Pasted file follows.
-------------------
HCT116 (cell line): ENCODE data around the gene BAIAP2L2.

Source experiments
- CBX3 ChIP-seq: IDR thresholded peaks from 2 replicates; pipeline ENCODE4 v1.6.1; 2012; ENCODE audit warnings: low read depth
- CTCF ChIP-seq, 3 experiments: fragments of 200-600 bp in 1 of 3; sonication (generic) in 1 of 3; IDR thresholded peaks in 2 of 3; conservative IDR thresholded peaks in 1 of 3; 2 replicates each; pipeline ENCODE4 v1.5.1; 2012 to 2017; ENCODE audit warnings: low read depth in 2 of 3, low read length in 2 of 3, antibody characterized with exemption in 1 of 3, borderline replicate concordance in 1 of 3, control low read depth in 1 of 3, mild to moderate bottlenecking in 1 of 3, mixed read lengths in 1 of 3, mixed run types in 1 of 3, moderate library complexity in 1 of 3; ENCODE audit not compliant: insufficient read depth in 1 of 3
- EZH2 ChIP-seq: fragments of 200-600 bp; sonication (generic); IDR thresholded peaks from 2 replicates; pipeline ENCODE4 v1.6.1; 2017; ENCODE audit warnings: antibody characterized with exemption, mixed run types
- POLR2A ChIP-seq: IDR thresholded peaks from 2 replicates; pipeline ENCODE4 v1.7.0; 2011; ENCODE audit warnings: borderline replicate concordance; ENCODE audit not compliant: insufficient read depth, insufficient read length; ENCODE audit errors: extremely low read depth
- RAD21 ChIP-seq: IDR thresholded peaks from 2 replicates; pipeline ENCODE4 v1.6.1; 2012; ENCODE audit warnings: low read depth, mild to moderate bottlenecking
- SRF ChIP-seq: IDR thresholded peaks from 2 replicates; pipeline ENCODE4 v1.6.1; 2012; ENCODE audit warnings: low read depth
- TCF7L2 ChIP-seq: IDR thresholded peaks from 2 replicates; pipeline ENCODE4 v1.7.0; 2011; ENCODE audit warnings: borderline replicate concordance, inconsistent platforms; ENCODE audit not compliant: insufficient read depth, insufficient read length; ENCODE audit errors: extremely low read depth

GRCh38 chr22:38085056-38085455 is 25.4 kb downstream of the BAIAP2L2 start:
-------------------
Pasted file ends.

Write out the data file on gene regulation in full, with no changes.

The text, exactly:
HCT116 (cell line): ENCODE data around the gene BAIAP2L2.

Source experiments
- CBX3 ChIP-seq: IDR thresholded peaks from 2 replicates; pipeline ENCODE4 v1.6.1; 2012; ENCODE audit warnings: low read depth
- CTCF ChIP-seq, 3 experiments: fragments of 200-600 bp in 1 of 3; sonication (generic) in 1 of 3; IDR thresholded peaks in 2 of 3; conservative IDR thresholded peaks in 1 of 3; 2 replicates each; pipeline ENCODE4 v1.5.1; 2012 to 2017; ENCODE audit warnings: low read depth in 2 of 3, low read length in 2 of 3, antibody characterized with exemption in 1 of 3, borderline replicate concordance in 1 of 3, control low read depth in 1 of 3, mild to moderate bottlenecking in 1 of 3, mixed read lengths in 1 of 3, mixed run types in 1 of 3, moderate library complexity in 1 of 3; ENCODE audit not compliant: insufficient read depth in 1 of 3
- EZH2 ChIP-seq: fragments of 200-600 bp; sonication (generic); IDR thresholded peaks from 2 replicates; pipeline ENCODE4 v1.6.1; 2017; ENCODE audit warnings: antibody characterized with exemption, mixed run types
- POLR2A ChIP-seq: IDR thresholded peaks from 2 replicates; pipeline ENCODE4 v1.7.0; 2011; ENCODE audit warnings: borderline replicate concordance; ENCODE audit not compliant: insufficient read depth, insufficient read length; ENCODE audit errors: extremely low read depth
- RAD21 ChIP-seq: IDR thresholded peaks from 2 replicates; pipeline ENCODE4 v1.6.1; 2012; ENCODE audit warnings: low read depth, mild to moderate bottlenecking
- SRF ChIP-seq: IDR thresholded peaks from 2 replicates; pipeline ENCODE4 v1.6.1; 2012; ENCODE audit warnings: low read depth
- TCF7L2 ChIP-seq: IDR thresholded peaks from 2 replicates; pipeline ENCODE4 v1.7.0; 2011; ENCODE audit warnings: borderline replicate concordance, inconsistent platforms; ENCODE audit not compliant: insufficient read depth, insufficient read length; ENCODE audit errors: extremely low read depth

GRCh38 chr22:38085056-38085455 is 25.4 kb downstream of the BAIAP2L2 start: